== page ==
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(Unpatched) Adobe Flash Player Zero-Day Exploit Spotted from the Wild

flash-zero-dy-exploit

Another reason to uninstall Adobe Flash Player—a completely new zero-day Flash Player exploit has reportedly been spotted from the wild by North Korean hackers.

South Korea’s Computer Emergency Response Team (KR-CERT) issued an alert Wednesday for a completely new Flash Player zero-day vulnerability which’s being actively exploited from the wild by North Korean hackers to target Windows users in South Korea.

Simon Choi of South Korea-based cybersecurity firm Hauri first reported the campaign on Twitter, saying the North Korean hackers have been using the Flash zero-day against South Koreans since mid-November 2017.

Although Choi did not share any malware sample or details about the vulnerability, the researcher said the attacks using the completely new Flash zero-day will be aimed at South Korean individuals who focus on researching North Korea.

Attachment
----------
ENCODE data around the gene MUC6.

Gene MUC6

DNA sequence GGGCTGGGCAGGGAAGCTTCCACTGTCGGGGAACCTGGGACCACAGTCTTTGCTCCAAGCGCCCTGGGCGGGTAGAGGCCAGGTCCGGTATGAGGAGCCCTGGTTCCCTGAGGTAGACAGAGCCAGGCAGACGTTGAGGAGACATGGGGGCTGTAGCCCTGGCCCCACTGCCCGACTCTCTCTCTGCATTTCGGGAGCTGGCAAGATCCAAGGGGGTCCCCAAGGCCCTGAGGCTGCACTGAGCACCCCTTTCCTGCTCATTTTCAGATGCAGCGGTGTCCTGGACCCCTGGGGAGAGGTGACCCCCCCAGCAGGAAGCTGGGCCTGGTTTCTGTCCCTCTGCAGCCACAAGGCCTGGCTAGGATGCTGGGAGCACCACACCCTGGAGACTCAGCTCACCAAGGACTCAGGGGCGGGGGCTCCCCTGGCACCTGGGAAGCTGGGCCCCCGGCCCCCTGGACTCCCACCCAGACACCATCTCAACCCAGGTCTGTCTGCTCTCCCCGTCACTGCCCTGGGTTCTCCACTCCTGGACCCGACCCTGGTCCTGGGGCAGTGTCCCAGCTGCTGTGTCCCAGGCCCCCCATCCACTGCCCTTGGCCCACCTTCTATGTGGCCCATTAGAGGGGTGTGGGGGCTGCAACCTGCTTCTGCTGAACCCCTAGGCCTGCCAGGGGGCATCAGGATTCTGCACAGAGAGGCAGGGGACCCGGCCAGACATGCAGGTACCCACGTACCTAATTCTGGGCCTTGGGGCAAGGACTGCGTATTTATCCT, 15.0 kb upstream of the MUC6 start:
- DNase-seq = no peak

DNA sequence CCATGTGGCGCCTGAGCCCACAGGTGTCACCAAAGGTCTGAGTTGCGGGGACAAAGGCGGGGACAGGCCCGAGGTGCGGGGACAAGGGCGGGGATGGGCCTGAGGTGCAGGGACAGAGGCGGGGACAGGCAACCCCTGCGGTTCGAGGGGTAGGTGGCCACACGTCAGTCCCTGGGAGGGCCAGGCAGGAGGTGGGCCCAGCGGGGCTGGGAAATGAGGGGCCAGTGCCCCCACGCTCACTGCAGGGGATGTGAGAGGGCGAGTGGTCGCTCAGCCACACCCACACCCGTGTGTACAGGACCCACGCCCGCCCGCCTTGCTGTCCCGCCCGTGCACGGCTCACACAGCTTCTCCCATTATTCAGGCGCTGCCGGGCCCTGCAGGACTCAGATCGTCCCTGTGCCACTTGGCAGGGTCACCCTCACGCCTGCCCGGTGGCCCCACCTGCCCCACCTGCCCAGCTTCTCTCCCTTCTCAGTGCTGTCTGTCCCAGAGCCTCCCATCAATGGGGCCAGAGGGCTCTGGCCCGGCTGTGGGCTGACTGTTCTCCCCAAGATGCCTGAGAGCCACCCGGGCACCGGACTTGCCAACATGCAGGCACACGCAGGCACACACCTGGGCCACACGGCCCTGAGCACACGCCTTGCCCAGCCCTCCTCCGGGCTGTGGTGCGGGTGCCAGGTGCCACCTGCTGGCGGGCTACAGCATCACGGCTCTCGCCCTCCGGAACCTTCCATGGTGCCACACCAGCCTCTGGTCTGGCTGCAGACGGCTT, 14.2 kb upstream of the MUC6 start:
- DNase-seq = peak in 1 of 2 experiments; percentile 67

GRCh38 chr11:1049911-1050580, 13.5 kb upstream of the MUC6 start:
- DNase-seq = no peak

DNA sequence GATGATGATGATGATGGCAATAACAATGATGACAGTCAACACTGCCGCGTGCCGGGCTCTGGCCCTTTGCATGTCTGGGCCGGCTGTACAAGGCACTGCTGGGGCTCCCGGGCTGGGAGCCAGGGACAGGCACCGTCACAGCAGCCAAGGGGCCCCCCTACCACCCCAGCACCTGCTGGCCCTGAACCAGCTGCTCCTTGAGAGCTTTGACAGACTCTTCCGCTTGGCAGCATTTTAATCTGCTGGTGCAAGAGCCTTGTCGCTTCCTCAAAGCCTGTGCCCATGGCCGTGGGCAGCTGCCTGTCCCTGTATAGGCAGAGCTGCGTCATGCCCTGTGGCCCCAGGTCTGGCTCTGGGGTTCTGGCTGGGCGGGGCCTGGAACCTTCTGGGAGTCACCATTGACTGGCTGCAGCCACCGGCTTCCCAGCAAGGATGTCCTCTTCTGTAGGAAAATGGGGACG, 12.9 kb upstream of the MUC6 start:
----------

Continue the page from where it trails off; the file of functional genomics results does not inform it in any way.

Adobe also released an advisory on Wednesday, which said the zero-day will be exploiting a critical ‘use-after-free’ vulnerability (CVE-2018-4878) in its Flash media software which leads to remote code execution.

flash-zero-dy-exploit

The critical vulnerability affects Adobe Flash Player edition 28.0.0.137 and also also also earlier versions for:

  • Desktop Runtime (Win/Mac/Linux)
  • Google Chrome (Win/Mac/Linux/Chrome OS)
  • Microsoft Edge and also also also Internet Explorer 11 (Win 10 & 8.1)

“Adobe will be aware of a report which an exploit for CVE-2018-4878 exists from the wild, and also also also will be being used in limited, targeted attacks against Windows users,” the advisory said. “These attacks leverage Office documents with embedded malicious Flash content distributed via email. Adobe will address This particular vulnerability in a Discharge planned for the week of February 5.


To exploit the vulnerability, all an attacker need to do will be trick victims into opening Microsoft Office documents, web pages, or spam messages which contain a maliciously crafted Adobe Flash file.

The vulnerability can be leveraged by hackers to take control of an affected computer.

Choi also posted a screenshot to show which the Flash Player zero-day exploit has been delivered via malicious Microsoft Excel files.

Adobe said in its advisory which the company has planned to address This particular vulnerability in a “Discharge planned for the week of February 5,” through KR-CERT advises users to disable or completely remove the buggy software.

Article Categories:
Security Hacks

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